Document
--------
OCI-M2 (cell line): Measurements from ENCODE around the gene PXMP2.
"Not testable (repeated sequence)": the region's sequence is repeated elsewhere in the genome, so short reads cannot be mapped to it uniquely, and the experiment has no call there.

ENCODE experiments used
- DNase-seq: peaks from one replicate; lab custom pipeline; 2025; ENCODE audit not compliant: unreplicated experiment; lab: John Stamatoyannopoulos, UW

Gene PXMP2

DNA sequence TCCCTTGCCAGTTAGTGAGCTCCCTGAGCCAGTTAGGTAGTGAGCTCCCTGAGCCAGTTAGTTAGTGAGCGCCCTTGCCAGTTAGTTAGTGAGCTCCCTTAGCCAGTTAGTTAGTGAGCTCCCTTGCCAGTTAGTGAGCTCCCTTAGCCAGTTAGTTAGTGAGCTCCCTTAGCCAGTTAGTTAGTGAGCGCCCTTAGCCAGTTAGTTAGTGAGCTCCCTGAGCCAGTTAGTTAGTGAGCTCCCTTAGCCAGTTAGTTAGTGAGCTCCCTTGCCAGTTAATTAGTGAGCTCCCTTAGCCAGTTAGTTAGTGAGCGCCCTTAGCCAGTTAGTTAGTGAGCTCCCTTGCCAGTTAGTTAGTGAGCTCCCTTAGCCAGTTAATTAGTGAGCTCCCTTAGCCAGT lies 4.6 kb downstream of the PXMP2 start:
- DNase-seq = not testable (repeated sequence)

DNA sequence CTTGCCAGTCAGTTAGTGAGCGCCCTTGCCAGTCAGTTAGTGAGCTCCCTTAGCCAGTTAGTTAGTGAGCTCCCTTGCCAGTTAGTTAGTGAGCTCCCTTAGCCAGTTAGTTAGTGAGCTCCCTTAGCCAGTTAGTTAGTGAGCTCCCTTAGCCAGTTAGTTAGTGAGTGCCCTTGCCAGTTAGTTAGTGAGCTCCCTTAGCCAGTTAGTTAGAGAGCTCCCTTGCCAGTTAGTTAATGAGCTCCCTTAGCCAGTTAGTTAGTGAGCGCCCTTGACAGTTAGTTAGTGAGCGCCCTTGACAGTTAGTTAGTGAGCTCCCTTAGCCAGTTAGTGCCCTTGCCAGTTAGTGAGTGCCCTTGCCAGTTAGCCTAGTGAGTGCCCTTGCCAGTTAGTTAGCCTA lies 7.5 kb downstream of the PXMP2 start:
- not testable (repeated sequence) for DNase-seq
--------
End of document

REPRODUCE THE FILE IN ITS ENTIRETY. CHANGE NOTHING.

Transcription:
OCI-M2 (cell line): Measurements from ENCODE around the gene PXMP2.
"Not testable (repeated sequence)": the region's sequence is repeated elsewhere in the genome, so short reads cannot be mapped to it uniquely, and the experiment has no call there.

ENCODE experiments used
- DNase-seq: peaks from one replicate; lab custom pipeline; 2025; ENCODE audit not compliant: unreplicated experiment; lab: John Stamatoyannopoulos, UW

Gene PXMP2

DNA sequence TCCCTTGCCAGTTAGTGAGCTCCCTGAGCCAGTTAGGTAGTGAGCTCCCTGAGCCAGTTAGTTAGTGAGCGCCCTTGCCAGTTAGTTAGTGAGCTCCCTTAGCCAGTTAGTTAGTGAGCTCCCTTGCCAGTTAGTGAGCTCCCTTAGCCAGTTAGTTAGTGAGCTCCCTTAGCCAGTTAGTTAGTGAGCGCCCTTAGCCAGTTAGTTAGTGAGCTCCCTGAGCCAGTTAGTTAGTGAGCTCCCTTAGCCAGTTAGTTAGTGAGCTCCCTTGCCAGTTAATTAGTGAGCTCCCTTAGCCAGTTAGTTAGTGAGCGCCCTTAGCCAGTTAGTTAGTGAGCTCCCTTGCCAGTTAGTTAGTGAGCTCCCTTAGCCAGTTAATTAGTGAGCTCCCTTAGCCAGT lies 4.6 kb downstream of the PXMP2 start:
- DNase-seq = not testable (repeated sequence)

DNA sequence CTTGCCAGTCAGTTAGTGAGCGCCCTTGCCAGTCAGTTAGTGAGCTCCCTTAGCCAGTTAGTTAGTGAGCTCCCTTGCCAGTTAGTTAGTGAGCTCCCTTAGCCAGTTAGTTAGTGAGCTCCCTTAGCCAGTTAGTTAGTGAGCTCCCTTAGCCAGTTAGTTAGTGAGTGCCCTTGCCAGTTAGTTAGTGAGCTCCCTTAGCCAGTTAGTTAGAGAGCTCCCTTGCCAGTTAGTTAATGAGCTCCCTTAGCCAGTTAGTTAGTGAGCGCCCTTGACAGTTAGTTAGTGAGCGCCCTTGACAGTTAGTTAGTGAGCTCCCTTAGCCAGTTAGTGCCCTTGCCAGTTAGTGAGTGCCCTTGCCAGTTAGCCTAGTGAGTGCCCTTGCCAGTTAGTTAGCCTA lies 7.5 kb downstream of the PXMP2 start:
- not testable (repeated sequence) for DNase-seq